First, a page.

The first-quarter GDP report based on updated information is released this week. The initial report in April revealed lackluster economic growth for the start of 2017. The latest figures on durable goods orders, which are included in the GDP computation, are also available this week. Both of these reports are good indicators of the relative strength of the economy through the first part of 2017.

 


 

Fortem Financial 2016. All rights reserved. Data Sources: News items are based on reports from multiple commonly available international news sources (i.e. wire services) and are independently verified when necessary with secondary sources such as government agencies, corporate press releases, or trade organizations. Market Data: Based on reported data in WSJ Market Data Center (indexes); U.S. Treasury (Treasury Yields); U.S. Energy Information Administration/Bloomberg.com Market Data (oil spot price, WTI Cushing, OK); www.goldprice.org (spot gold/silver); Oanda/FX Street (currency exchange rates). All information is based on sources deemed reliable, but no warranty or guarantee is made as to its accuracy or completeness. Neither the information nor any opinion expressed herein constitutes a solicitation for the purchase or sale of any securities, and should not be relied on as financial advice. The opinions expressed are solely those of the author, and do not represent those of Fortem Financial, LLC or any of its affiliates. Past performance is no guarantee of future results. All investing involves risk, including the potential loss of principal, and there can be no guarantee that any investing strategy will be successful. Carefully consider investment objectives, risk factors and charges and expenses before investing.

The Dow Jones Industrial Average (DJIA) is a price-weighted index composed of 30 widely traded blue-chip U.S. common stocks. The S&P 500 is a market-cap weighted index composed of the common stocks of 500 leading companies in leading industries of the U.S. economy. The NASDAQ Composite Index is a market-value weighted index of all common stocks listed on the NASDAQ stock exchange. The Russell 2000 is a market-cap weighed index composed of 2,000 U.S. small-cap common stocks. The Global Dow is an equally weighted index of 150 widely traded blue-chip common stocks worldwide. Market indices listed are unmanaged and are not available for direct investment.

What does Director Comey have to do with the market?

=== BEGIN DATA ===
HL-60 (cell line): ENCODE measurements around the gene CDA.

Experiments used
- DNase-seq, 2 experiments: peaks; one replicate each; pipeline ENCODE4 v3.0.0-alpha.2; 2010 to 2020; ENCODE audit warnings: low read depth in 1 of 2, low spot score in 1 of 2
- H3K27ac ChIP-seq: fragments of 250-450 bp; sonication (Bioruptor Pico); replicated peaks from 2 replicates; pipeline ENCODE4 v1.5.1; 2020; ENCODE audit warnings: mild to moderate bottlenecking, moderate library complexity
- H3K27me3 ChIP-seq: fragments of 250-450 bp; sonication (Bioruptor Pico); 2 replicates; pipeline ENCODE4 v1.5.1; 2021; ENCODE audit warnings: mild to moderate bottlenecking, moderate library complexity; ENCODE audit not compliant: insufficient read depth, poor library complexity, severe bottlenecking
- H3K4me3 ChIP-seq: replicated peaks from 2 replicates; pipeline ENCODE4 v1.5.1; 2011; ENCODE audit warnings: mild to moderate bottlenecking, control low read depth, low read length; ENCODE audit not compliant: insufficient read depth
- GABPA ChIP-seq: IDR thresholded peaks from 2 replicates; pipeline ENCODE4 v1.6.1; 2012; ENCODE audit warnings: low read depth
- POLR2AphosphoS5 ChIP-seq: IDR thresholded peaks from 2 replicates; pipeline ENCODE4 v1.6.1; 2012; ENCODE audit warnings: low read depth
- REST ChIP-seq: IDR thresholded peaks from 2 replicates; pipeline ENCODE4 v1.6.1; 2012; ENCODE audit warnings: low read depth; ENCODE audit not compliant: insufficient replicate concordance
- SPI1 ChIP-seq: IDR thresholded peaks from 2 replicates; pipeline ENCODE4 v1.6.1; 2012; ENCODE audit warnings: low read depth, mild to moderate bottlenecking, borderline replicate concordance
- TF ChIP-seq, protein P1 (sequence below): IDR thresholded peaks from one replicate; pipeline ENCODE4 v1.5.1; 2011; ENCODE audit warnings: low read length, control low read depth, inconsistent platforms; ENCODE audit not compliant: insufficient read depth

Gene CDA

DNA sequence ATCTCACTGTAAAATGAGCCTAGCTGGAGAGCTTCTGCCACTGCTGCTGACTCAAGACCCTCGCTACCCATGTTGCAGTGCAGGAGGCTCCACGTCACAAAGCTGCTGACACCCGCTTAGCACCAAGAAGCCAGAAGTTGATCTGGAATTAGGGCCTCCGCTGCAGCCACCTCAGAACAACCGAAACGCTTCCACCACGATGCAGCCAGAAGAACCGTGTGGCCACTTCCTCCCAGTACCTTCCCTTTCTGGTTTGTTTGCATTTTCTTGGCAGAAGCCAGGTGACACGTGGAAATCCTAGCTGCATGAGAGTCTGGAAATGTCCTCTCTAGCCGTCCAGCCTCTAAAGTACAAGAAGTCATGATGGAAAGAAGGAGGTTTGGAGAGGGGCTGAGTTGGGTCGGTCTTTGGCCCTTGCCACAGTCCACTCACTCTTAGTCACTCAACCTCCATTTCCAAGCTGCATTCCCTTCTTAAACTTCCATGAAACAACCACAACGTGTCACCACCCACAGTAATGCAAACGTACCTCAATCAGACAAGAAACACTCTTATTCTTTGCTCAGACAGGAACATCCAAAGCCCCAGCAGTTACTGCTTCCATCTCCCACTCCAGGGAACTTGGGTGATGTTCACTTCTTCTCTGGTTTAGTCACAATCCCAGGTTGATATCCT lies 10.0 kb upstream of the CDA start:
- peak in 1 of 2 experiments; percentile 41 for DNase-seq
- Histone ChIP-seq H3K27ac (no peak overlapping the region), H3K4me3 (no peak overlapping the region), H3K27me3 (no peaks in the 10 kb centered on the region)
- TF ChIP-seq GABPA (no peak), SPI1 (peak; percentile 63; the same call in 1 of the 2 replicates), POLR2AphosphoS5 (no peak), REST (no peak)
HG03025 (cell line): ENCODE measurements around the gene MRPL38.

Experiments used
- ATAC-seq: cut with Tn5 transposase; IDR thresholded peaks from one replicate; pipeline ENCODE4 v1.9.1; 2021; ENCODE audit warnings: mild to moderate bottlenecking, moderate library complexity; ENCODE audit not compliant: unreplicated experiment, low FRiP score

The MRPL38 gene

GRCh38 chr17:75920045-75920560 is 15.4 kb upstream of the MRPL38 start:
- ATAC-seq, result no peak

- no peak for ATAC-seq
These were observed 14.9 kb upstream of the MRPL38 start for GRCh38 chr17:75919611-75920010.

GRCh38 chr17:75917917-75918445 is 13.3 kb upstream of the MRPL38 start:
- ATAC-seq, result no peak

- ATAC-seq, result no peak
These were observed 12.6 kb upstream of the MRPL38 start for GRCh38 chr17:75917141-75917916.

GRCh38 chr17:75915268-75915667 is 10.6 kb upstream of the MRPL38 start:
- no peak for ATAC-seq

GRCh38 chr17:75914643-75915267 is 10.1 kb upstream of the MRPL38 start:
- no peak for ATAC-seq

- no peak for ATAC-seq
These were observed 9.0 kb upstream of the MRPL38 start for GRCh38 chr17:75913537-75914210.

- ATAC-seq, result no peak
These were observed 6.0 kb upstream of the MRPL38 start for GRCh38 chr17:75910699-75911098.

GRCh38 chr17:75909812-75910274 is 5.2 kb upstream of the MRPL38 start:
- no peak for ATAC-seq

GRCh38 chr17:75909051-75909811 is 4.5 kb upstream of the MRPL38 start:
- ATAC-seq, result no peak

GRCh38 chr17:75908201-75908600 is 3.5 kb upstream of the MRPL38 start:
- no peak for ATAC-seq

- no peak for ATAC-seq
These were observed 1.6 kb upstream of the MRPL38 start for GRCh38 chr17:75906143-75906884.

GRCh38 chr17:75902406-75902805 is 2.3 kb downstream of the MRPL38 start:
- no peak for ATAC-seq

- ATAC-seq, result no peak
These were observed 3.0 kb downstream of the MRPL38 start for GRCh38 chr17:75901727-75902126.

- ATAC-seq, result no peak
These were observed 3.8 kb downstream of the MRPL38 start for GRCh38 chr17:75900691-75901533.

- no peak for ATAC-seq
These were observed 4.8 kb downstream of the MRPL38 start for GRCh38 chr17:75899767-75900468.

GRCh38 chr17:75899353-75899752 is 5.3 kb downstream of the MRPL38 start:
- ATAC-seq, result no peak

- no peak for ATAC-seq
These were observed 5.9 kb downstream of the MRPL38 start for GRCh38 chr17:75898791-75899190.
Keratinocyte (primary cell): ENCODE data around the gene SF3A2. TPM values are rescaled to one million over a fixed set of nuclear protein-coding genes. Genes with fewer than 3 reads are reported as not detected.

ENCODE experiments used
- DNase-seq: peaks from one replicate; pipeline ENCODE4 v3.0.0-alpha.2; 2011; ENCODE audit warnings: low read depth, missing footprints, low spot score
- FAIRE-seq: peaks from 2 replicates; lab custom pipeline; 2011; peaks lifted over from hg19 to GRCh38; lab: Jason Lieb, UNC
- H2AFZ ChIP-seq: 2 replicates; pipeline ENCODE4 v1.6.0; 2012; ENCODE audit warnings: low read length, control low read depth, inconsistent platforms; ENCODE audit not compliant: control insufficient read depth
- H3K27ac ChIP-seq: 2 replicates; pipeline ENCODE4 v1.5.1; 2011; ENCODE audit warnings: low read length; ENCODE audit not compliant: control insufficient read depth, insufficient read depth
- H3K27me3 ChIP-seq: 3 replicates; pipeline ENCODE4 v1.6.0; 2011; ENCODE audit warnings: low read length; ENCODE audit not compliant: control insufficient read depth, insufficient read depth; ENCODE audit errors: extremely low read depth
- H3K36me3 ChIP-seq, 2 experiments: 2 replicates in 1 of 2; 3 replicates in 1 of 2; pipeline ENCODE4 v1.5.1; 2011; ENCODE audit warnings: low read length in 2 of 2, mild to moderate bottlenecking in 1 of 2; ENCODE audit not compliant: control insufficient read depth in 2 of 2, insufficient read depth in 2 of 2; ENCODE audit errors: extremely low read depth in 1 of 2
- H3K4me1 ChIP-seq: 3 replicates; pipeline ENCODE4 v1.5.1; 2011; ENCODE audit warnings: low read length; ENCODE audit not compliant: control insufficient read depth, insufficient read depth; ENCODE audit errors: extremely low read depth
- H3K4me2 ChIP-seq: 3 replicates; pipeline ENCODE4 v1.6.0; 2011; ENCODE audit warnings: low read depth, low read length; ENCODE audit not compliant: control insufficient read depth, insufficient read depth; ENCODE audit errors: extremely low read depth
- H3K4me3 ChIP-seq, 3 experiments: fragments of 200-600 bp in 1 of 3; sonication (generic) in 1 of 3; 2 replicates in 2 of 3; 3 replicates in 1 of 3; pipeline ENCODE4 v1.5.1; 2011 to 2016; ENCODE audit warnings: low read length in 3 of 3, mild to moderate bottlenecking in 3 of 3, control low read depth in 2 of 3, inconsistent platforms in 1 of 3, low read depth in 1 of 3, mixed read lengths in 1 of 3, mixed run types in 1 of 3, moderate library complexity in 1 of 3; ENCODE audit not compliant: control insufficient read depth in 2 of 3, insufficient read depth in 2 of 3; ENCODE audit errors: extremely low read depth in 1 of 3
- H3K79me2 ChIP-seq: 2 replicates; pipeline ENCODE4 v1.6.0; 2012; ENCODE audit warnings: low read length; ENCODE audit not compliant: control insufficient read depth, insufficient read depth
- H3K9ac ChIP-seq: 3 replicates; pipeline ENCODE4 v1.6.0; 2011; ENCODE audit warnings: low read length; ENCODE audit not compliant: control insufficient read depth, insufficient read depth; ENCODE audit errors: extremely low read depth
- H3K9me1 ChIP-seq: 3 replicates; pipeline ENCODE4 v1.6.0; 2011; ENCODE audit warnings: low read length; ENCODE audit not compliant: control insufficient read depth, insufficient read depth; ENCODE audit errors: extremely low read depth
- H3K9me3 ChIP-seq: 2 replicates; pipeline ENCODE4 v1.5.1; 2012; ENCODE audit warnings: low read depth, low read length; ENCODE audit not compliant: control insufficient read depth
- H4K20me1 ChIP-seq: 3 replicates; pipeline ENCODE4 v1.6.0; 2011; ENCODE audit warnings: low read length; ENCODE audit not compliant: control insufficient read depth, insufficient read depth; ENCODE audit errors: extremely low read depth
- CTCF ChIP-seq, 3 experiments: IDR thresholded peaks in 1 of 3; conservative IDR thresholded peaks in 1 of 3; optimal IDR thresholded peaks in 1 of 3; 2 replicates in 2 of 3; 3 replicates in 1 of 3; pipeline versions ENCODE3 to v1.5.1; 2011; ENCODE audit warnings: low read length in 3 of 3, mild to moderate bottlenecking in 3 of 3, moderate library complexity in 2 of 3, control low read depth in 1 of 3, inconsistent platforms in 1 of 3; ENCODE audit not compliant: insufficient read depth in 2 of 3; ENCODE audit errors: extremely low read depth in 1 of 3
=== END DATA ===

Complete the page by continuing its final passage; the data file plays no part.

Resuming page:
With some of the news coming out about about Director Comey and the impact it is having on our political environment (and market), we wanted to share a research piece we read. In answer to the question we placed at the head of this email, there is no direct connection between Director Comey and the markets. Earnings have been strong, economic data has been good, and we believe fundamentals will continue to do well. However, there are some legitimate concerns over the news coming out and whether there is any truth to the claims. Markets don't like uncertainty, and with the odds of a turnover in Washington increasing as they have, uncertainty has risen.

That said, Dan Clifton from Stategas said, "The past eight days are like nothing we have seen in politics, ever. The mood in DC is very different today than in the past couple of months. We are heading into a larger period of uncertainty, one in which there is a growing doubt Trump will be President of the United States in 2018.

Betting odds this morning place a 33 percent probability that Trump will be impeached in 2017, up from 24 percent yesterday and 13 percent a week ago.

Our big takeaway this morning is that if Comey goes on the record in sworn Congressional testimony and says that Trump tried to obstruct a federal investigation, the appetite in Congress to protect the president will fall considerably. But if this is just another anonymous leaked story to smear the president (many of the recent anonymous leaks have proven to be false), then we can continue this blind leak, more uncertainty game, but never get any real direction one way or another. Comey could face legal risks if he goes on the record with this claim, but did not report the incident at the time. This latter point has some people believing the memo is just a smear tool which is why going on the record will be a key data point.

Impeachment is a big and complicated step that would require Republicans to turn on a president of their own party. Impeachment requires 67 votes in the Senate, but the thought is no longer a Democratic wish list. Every Republican member of Congress has the word impeachment in his or her head this morning. Democrats smell blood in the water. The press is in a feeding frenzy. Trump Administration staffers have become demoralized. We cannot begin to explain how dour the mood is on Capitol Hill among Republicans.